The 10,949-acre DuPont State Recreational Forest has become a national recreation destination. The Cedar Mountain community is the gateway to DuPont State Recreational Forest, which is located 12 miles southeast of Brevard.
There are 6,376 acres of the forest in Transylvania County, while the remaining 4,600 acres are in Henderson County. There are 82 miles of forest roads and trails to explore by hiking, mountain biking or horseback riding. Almost all trails in the forest are multiple use and trail courtesy among mountain bikers, hikers and equestrians allows most users to have a positive experience. Mountain bikers must be able to stop in time to avoid disrupting other visitors. All users are cautioned to travel at safe speeds and be aware of changing trail conditions. Visitors should understand that this is a working forest, and that official vehicles are commonly encountered on the larger roads and trails.
Park at the Hooker Falls Parking Area for a flat, quarter-of-a-mile walk to Hooker Falls. One of the more difficult hikes is to the top of Stone Mountain, which has an elevation of 3,640 feet. Visitors who are up to the challenge will be rewarded by panoramic views.
The most popular destinations are Triple Falls and High Falls on the Little River, resulting in large crowds during the summer months. A two-and-a-quarter-mile hike from the High Falls access area takes visitors to both waterfalls. Bridal Veil Falls is a two-and-a-half-mile hike from the High Falls access area, or two-and-a-quarter miles from the Fawn Lake access area on Reasonover Road. Access areas are often filled to capacity and the N.C. Forest Service recommends visiting during the winter, weekdays or early in the morning.
The forest has five mountain lakes. Lake Julia is the largest (99 acres) and can be reached from the Fawn Lake or High Falls access areas. Dense Lake is a beautiful spot with a picnic shelter and pier. Anglers should know that all lakes are general waters and require a N.C. fishing license.
Triple Falls, High Falls and Lake Imaging have picnic shelters that can be reserved for a fee. There are also picnic tables near Hooker Falls, Fawn Lake and Lake Julia. No trash pickup is provided in the forest, so visitors must pack out their trash. Cooking fires are not allowed and camping is not permitted.
Forest rangers are placing an emphasis on public safety and protecting the forest’s natural and scenic resources in the face of unprecedented growth in visitation. This is especially important during the busy season from March through November. Since 2015, visitors to the forest have exceeded 600,000 people per year.
A point of emphasis for 2017 will be visitor safety around waterfalls and surrounding areas. There were six waterfall-related deaths in Transylvania County last year.
Visitors should heed all forest signage and obey forest rules, especially in areas marked “Do Not Enter.” Visitors should be aware they are entering an environment with natural hazards and should avoid being in areas where slipping and falling could result in serious injuries.
The most common forest rule violations concern animals at large (i.e., pets on a leash and under control), littering and illegal climbing on rocks around the waterfalls. The forest staff will be enforcing these rules with the intent to keep the forest a safe and enjoyable destination.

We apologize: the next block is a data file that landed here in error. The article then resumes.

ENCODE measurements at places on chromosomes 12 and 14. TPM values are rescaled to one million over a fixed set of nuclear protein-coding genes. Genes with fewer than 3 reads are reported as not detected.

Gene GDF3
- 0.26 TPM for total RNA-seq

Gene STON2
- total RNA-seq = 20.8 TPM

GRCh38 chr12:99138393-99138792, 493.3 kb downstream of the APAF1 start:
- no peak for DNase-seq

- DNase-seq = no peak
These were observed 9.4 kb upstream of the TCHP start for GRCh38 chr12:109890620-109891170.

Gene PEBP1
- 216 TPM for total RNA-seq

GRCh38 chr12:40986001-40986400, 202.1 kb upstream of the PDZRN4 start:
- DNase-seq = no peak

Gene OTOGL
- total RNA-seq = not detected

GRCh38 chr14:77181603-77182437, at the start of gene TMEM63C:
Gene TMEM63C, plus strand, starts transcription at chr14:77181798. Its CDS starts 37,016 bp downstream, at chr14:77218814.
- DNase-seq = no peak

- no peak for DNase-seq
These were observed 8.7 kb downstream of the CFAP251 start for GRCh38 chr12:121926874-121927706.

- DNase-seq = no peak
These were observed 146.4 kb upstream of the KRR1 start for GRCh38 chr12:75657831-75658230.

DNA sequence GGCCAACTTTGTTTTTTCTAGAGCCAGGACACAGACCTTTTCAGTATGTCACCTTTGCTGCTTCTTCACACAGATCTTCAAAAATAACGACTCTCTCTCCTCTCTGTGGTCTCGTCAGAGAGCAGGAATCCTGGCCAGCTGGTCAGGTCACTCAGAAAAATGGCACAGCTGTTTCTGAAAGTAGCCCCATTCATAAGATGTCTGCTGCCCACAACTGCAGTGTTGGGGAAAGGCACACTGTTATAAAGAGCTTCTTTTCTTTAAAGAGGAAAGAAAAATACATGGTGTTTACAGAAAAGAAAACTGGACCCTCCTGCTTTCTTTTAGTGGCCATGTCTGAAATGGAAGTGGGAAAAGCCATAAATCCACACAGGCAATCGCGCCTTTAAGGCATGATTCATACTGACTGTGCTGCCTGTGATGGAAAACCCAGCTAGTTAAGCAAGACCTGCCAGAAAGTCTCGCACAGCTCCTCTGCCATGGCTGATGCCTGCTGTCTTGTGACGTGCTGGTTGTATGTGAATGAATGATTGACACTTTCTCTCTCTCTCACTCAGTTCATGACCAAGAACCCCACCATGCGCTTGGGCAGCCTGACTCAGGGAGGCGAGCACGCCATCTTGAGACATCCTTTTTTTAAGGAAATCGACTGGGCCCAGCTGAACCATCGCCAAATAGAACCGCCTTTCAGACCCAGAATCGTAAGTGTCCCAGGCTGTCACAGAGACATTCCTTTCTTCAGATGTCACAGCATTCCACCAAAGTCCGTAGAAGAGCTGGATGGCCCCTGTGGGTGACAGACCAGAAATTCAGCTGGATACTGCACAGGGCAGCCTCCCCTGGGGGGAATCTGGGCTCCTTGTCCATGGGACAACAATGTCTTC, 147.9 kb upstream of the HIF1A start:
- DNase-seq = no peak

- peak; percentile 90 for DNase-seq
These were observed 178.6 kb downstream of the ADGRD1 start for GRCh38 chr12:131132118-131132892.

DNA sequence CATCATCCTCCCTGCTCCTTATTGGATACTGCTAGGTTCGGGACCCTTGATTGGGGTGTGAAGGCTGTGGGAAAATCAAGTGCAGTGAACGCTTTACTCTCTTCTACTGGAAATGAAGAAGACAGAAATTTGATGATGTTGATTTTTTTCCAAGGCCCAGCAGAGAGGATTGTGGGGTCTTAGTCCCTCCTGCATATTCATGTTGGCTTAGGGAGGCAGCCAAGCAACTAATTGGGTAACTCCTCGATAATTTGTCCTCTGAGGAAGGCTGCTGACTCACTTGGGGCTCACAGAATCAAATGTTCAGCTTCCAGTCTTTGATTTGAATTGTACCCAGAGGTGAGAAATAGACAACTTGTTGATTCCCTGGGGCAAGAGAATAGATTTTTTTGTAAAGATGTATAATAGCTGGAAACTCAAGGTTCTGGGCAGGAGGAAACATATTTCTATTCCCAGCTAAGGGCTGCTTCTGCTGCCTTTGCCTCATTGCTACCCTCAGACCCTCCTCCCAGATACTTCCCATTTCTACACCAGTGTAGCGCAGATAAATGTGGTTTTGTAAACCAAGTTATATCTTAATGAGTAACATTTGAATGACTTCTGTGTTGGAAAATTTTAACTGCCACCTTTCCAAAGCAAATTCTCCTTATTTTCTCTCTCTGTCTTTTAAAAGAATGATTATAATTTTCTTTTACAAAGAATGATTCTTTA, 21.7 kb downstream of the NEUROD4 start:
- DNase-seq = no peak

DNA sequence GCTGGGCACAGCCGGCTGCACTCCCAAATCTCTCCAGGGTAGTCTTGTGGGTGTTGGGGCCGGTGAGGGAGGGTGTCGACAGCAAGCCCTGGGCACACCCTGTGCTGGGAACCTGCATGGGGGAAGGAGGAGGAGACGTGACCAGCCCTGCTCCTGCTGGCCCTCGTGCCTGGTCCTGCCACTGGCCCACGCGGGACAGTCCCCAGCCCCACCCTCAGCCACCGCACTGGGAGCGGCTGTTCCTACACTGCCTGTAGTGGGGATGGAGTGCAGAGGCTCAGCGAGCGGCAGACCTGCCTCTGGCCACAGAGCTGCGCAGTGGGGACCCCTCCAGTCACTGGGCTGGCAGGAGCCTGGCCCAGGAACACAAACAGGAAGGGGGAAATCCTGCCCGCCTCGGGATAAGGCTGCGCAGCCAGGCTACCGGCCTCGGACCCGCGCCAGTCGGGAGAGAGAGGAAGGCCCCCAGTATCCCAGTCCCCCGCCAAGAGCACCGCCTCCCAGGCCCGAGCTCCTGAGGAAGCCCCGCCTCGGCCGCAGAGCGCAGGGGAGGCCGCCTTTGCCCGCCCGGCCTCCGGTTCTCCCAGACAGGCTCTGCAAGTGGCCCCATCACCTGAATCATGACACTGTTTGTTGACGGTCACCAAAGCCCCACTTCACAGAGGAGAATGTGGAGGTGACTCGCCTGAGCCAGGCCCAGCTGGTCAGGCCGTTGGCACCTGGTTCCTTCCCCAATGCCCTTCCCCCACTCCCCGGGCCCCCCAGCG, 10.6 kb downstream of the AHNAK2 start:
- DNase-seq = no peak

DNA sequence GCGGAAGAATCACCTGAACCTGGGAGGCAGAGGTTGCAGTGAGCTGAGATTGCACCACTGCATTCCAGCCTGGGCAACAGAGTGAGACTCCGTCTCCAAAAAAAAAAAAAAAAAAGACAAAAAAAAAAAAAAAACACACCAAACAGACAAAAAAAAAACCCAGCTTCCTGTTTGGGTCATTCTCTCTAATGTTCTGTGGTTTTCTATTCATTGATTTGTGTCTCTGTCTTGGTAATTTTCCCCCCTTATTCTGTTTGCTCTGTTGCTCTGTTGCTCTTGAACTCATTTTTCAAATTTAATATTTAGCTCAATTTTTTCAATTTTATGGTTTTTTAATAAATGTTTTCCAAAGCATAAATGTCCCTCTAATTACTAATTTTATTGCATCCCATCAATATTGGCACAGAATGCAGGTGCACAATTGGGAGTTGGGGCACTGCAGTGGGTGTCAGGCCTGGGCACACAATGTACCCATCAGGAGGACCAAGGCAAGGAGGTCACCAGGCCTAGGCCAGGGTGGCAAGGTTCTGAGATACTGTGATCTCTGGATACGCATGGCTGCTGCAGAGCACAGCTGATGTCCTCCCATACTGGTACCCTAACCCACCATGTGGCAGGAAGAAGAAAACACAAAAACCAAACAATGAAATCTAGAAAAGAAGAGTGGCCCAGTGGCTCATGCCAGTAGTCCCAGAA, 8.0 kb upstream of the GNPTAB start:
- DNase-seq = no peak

Some of the more popular areas for social gatherings, especially Fawn Lake and Hooker Falls, will also have increased patrols. DuPont State Recreational Forest is under the law enforcement jurisdiction of the N.C. Forest Service, the Transylvania County Sheriff’s Office, the Henderson County Sheriff’s Office, and the N.C. Wildlife Resources Commission.
Pets are allowed in DuPont Forest but must be on a physical leash and under control by an adult always. Rock climbing is prohibited in DuPont Forest. Swimming or wading within 300 feet upstream of a waterfall and jumping off waterfalls are also prohibited.
DuPont State Recreational Forest is a three-day per week permit only Game Land. See the N.C. Wildlife Resources Commission’s (NCWRC) Special Hunt Digest for more information.
Fishing is permitted in accordance with NCWRC regulations. A portion of the Little River is stocked with trout under the delayed harvest program.
Motorized vehicles, including ATVs and motorbikes, are prohibited on forest roads and trails. However, vehicle permits may be obtained for disabled visitors. Vehicle permits for disabled visitors are available most weekdays from May through October.
The week-day disabled visitor permits must be requested 48 hours in advance by contacting the forest office at (828) 877-6527, ext. 242. (continued on pg. 24) The forest is open year-round from 5 a.m. until 10 p.m.
To reach the forest from Brevard go south on U.S. 276 to Cedar Mountain and turn left on Cascade Lake Road. From Pisgah Forest take U.S. 64 East to Penrose, turn right on Crab Creek Road then right on DuPont Road. The DuPont State Recreational Forest office may be reached at (828) 877-6527 or via email at email@example.com.
•Know the potential hazards of waterfalls.
•Stay on developed trails and don’t stray from observation decks and platforms.
•Stay back from the edge — the top of the falls is the most dangerous.
•Watch your footing — dry rocks can be just as slippery as wet ones, especially if they are covered in algae. Wear stable shoes.
•Do not climb on rocks near waterfalls.
•Don’t jump or dive off waterfalls — submerged rocks, trees or debris could be immediately below the surface of the water.
•Don’t swim in waterfall pools.
•Watch children carefully.
•Stay out of restricted areas.
•If you find yourself accidentally swimming in fast-moving water, do not try to stand up. Most drowning incidents result from getting a leg or ankle caught in an underwater rock ledge or between boulders. The force of the water will push you over and hold you under.